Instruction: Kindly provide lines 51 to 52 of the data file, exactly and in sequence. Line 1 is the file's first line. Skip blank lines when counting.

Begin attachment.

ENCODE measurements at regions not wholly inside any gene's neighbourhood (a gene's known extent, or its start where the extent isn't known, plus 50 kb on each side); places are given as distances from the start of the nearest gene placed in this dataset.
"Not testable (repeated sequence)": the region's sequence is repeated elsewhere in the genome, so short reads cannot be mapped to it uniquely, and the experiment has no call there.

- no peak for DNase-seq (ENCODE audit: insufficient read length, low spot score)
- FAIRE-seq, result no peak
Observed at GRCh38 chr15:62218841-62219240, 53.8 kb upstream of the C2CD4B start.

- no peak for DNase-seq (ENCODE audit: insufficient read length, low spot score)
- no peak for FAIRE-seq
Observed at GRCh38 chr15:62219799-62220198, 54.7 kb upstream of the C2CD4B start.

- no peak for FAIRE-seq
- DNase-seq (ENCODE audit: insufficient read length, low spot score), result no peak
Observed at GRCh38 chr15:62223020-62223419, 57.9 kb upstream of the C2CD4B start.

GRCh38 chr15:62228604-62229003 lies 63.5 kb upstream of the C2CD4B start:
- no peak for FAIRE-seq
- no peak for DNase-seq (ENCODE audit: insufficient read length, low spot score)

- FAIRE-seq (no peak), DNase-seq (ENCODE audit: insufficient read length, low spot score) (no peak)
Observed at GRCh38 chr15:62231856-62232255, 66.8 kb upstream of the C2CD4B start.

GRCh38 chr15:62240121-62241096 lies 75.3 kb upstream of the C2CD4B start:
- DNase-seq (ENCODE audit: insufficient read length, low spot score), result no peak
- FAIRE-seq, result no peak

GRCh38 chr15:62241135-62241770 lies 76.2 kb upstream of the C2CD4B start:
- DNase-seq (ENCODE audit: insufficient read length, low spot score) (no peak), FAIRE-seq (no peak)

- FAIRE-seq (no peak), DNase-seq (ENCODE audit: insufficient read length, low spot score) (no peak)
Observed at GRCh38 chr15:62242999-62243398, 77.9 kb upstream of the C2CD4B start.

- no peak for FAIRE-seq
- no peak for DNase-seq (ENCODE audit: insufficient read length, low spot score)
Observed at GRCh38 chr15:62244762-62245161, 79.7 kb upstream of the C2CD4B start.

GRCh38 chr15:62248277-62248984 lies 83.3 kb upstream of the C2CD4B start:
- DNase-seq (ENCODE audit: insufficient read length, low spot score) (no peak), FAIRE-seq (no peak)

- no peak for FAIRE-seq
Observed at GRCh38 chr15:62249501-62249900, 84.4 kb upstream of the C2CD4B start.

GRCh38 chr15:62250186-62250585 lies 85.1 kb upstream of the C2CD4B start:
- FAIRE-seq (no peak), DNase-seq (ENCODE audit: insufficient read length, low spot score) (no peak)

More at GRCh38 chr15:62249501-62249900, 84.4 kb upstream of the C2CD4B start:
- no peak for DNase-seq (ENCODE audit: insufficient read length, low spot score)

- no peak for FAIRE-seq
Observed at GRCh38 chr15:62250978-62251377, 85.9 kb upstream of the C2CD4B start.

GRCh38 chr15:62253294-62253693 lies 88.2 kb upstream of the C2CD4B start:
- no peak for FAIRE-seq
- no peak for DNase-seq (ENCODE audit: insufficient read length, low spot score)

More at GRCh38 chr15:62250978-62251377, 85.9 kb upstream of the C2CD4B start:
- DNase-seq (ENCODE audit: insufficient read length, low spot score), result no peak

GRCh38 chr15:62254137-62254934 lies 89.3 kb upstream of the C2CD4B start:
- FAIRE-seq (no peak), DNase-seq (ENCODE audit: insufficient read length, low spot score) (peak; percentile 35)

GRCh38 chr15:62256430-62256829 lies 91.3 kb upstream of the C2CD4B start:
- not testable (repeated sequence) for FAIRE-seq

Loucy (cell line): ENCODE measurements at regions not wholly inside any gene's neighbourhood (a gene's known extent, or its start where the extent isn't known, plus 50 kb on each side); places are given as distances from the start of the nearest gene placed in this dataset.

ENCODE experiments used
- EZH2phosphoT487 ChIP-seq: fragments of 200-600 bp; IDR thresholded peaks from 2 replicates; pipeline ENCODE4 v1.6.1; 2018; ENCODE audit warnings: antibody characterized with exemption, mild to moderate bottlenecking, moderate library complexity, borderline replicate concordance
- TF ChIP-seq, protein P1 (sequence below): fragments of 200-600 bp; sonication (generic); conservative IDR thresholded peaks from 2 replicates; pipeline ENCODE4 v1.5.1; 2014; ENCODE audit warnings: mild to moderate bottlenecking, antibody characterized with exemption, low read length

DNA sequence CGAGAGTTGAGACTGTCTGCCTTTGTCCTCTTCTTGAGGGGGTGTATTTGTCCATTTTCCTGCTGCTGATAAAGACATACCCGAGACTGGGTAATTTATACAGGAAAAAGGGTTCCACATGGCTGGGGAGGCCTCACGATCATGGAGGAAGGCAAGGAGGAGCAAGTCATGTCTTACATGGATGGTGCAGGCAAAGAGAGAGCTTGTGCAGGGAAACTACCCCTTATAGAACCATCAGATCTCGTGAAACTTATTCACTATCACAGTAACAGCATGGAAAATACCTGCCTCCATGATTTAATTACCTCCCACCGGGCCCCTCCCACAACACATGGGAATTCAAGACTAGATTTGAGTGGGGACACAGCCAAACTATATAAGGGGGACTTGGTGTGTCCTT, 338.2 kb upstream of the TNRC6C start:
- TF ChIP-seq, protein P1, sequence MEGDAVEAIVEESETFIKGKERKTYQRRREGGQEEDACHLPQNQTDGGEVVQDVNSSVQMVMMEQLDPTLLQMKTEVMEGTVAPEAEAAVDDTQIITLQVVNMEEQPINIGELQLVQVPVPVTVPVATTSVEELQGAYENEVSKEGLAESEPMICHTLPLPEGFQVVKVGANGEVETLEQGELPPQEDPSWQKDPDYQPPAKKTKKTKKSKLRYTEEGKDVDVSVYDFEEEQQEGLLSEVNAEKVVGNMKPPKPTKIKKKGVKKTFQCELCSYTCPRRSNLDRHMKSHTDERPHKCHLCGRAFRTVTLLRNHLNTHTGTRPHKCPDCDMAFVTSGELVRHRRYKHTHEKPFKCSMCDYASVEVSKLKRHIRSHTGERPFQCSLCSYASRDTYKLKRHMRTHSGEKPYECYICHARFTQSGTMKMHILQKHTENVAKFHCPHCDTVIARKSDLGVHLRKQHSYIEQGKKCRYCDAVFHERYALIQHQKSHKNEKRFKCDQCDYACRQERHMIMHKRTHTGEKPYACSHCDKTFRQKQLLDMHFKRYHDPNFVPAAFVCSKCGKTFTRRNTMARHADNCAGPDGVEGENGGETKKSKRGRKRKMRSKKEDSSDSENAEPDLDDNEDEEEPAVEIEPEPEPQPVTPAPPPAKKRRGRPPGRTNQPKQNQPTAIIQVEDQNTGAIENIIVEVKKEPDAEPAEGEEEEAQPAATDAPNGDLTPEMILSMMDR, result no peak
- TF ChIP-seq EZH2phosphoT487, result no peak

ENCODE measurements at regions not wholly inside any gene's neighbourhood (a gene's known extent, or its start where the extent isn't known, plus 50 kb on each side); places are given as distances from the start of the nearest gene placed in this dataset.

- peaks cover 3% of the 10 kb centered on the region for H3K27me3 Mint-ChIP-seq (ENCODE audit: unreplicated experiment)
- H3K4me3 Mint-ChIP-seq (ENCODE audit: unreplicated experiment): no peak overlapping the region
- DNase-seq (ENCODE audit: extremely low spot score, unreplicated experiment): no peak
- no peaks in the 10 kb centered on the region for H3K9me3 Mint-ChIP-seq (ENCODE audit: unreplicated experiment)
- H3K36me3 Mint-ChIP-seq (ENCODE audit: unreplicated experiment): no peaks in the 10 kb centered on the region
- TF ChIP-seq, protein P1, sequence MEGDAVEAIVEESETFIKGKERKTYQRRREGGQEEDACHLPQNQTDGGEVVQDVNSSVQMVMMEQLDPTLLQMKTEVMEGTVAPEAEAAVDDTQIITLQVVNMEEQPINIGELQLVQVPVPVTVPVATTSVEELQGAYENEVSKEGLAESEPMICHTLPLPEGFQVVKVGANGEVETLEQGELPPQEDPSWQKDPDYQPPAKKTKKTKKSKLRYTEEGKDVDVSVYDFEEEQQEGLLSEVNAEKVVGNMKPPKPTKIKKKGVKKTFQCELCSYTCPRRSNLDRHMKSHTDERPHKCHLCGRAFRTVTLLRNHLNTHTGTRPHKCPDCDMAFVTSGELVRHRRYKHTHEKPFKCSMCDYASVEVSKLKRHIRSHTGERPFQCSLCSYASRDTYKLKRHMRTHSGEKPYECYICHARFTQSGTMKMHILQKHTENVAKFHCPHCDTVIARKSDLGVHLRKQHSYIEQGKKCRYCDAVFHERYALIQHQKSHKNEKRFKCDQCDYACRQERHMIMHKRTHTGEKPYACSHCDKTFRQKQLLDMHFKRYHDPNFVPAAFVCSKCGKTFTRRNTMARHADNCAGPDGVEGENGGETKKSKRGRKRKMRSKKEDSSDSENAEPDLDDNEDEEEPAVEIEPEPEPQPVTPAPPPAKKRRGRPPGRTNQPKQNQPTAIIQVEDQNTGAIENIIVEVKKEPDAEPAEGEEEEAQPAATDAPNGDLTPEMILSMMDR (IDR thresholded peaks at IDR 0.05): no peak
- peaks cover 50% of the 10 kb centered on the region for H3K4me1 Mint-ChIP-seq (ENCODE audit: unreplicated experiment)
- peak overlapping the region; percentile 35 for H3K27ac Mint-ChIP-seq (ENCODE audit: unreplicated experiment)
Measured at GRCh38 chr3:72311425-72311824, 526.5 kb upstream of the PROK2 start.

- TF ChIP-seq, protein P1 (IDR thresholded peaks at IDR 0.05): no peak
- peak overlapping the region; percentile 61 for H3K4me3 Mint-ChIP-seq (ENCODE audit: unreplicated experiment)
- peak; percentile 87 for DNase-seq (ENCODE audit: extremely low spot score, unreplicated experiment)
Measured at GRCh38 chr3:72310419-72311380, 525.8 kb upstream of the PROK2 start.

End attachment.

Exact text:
- TF ChIP-seq, protein P1, sequence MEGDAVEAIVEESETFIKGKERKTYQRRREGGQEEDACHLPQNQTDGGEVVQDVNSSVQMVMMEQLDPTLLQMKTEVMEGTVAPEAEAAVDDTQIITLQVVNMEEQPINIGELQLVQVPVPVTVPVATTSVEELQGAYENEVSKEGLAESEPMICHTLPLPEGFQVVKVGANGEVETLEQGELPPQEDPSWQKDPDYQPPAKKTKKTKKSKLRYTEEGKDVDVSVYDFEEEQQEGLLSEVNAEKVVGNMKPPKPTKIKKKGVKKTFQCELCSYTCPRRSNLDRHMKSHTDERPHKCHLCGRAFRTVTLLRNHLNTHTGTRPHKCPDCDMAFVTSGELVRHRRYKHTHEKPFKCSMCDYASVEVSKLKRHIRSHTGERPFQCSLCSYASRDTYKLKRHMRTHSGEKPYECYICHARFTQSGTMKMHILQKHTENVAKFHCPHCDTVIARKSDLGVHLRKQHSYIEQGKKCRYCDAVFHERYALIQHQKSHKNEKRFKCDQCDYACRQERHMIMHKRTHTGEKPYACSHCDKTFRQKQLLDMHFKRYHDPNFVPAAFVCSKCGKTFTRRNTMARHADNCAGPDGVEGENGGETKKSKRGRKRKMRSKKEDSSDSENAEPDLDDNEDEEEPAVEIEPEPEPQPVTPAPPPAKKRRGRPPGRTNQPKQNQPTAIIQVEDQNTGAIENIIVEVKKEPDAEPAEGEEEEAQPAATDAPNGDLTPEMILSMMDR, result no peak
- TF ChIP-seq EZH2phosphoT487, result no peak